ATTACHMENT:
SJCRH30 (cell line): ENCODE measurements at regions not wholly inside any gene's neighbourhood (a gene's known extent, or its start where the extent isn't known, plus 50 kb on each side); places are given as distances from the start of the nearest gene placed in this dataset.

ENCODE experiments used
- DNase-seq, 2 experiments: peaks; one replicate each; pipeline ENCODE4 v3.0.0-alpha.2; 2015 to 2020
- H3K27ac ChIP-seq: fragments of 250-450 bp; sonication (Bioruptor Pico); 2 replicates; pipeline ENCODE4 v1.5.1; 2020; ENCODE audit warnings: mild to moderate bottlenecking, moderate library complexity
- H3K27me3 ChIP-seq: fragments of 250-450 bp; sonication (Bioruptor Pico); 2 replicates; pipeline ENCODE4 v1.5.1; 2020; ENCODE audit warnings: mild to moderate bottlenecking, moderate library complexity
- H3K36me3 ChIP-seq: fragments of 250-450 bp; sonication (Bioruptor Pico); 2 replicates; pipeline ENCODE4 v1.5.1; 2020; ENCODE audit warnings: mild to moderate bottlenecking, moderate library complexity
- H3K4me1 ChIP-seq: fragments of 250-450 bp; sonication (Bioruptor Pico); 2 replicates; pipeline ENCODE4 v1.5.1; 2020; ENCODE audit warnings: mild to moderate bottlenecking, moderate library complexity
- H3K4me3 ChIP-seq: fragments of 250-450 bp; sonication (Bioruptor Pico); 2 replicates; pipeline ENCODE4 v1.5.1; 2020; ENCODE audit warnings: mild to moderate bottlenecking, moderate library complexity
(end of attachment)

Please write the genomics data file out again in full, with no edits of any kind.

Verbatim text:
SJCRH30 (cell line): ENCODE measurements at regions not wholly inside any gene's neighbourhood (a gene's known extent, or its start where the extent isn't known, plus 50 kb on each side); places are given as distances from the start of the nearest gene placed in this dataset.

ENCODE experiments used
- DNase-seq, 2 experiments: peaks; one replicate each; pipeline ENCODE4 v3.0.0-alpha.2; 2015 to 2020
- H3K27ac ChIP-seq: fragments of 250-450 bp; sonication (Bioruptor Pico); 2 replicates; pipeline ENCODE4 v1.5.1; 2020; ENCODE audit warnings: mild to moderate bottlenecking, moderate library complexity
- H3K27me3 ChIP-seq: fragments of 250-450 bp; sonication (Bioruptor Pico); 2 replicates; pipeline ENCODE4 v1.5.1; 2020; ENCODE audit warnings: mild to moderate bottlenecking, moderate library complexity
- H3K36me3 ChIP-seq: fragments of 250-450 bp; sonication (Bioruptor Pico); 2 replicates; pipeline ENCODE4 v1.5.1; 2020; ENCODE audit warnings: mild to moderate bottlenecking, moderate library complexity
- H3K4me1 ChIP-seq: fragments of 250-450 bp; sonication (Bioruptor Pico); 2 replicates; pipeline ENCODE4 v1.5.1; 2020; ENCODE audit warnings: mild to moderate bottlenecking, moderate library complexity
- H3K4me3 ChIP-seq: fragments of 250-450 bp; sonication (Bioruptor Pico); 2 replicates; pipeline ENCODE4 v1.5.1; 2020; ENCODE audit warnings: mild to moderate bottlenecking, moderate library complexity